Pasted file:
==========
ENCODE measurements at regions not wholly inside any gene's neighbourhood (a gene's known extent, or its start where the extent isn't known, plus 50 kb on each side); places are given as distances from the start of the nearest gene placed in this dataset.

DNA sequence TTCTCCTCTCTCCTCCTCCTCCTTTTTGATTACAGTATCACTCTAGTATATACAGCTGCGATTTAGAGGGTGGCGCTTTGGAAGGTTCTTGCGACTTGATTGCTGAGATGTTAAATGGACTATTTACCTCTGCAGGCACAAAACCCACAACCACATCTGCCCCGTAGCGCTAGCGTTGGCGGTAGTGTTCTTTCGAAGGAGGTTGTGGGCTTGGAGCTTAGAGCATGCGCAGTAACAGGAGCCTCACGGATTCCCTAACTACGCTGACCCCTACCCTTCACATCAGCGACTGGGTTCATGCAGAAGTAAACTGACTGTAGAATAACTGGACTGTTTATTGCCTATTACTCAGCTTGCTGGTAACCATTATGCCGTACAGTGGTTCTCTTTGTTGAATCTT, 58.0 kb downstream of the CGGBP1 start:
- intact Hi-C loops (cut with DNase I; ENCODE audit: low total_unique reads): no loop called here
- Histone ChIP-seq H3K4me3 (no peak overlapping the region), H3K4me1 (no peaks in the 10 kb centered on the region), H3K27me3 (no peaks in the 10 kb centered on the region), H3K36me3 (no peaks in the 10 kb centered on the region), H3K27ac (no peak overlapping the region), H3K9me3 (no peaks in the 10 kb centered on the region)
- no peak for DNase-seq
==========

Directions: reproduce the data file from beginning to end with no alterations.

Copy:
ENCODE measurements at regions not wholly inside any gene's neighbourhood (a gene's known extent, or its start where the extent isn't known, plus 50 kb on each side); places are given as distances from the start of the nearest gene placed in this dataset.

DNA sequence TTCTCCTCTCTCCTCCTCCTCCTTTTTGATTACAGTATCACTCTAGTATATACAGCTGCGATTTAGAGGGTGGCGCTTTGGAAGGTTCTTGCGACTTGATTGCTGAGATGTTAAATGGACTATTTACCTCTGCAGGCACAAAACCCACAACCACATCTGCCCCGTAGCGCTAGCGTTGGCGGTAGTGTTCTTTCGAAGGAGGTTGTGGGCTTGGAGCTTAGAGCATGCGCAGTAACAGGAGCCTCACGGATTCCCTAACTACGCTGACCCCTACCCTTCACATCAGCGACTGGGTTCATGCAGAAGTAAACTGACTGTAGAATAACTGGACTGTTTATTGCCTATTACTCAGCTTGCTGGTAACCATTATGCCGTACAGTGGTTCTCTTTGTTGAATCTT, 58.0 kb downstream of the CGGBP1 start:
- intact Hi-C loops (cut with DNase I; ENCODE audit: low total_unique reads): no loop called here
- Histone ChIP-seq H3K4me3 (no peak overlapping the region), H3K4me1 (no peaks in the 10 kb centered on the region), H3K27me3 (no peaks in the 10 kb centered on the region), H3K36me3 (no peaks in the 10 kb centered on the region), H3K27ac (no peak overlapping the region), H3K9me3 (no peaks in the 10 kb centered on the region)
- no peak for DNase-seq